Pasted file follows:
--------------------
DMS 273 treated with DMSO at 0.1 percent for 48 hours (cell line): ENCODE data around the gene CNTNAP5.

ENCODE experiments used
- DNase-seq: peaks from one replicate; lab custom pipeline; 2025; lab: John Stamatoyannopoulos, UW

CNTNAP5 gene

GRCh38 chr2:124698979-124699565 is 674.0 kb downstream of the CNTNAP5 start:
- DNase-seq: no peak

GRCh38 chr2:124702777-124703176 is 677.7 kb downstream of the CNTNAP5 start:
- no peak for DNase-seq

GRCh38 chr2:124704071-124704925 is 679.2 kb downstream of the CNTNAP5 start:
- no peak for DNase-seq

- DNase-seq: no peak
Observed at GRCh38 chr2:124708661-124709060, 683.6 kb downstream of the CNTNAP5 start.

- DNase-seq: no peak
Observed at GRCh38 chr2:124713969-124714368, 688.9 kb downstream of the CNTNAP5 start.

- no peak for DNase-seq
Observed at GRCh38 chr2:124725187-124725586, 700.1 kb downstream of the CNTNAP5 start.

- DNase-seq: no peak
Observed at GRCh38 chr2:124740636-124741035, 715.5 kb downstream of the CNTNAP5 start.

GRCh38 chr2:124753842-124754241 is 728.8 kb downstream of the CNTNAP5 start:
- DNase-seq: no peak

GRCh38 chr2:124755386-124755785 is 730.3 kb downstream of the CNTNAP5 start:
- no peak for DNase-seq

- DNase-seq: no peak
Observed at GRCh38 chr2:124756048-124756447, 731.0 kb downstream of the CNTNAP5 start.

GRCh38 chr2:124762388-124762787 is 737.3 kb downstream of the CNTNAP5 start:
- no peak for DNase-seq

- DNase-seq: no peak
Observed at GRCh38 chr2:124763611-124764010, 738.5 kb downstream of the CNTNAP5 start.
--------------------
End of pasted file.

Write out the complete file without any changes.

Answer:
DMS 273 treated with DMSO at 0.1 percent for 48 hours (cell line): ENCODE data around the gene CNTNAP5.

ENCODE experiments used
- DNase-seq: peaks from one replicate; lab custom pipeline; 2025; lab: John Stamatoyannopoulos, UW

CNTNAP5 gene

GRCh38 chr2:124698979-124699565 is 674.0 kb downstream of the CNTNAP5 start:
- DNase-seq: no peak

GRCh38 chr2:124702777-124703176 is 677.7 kb downstream of the CNTNAP5 start:
- no peak for DNase-seq

GRCh38 chr2:124704071-124704925 is 679.2 kb downstream of the CNTNAP5 start:
- no peak for DNase-seq

- DNase-seq: no peak
Observed at GRCh38 chr2:124708661-124709060, 683.6 kb downstream of the CNTNAP5 start.

- DNase-seq: no peak
Observed at GRCh38 chr2:124713969-124714368, 688.9 kb downstream of the CNTNAP5 start.

- no peak for DNase-seq
Observed at GRCh38 chr2:124725187-124725586, 700.1 kb downstream of the CNTNAP5 start.

- DNase-seq: no peak
Observed at GRCh38 chr2:124740636-124741035, 715.5 kb downstream of the CNTNAP5 start.

GRCh38 chr2:124753842-124754241 is 728.8 kb downstream of the CNTNAP5 start:
- DNase-seq: no peak

GRCh38 chr2:124755386-124755785 is 730.3 kb downstream of the CNTNAP5 start:
- no peak for DNase-seq

- DNase-seq: no peak
Observed at GRCh38 chr2:124756048-124756447, 731.0 kb downstream of the CNTNAP5 start.

GRCh38 chr2:124762388-124762787 is 737.3 kb downstream of the CNTNAP5 start:
- no peak for DNase-seq

- DNase-seq: no peak
Observed at GRCh38 chr2:124763611-124764010, 738.5 kb downstream of the CNTNAP5 start.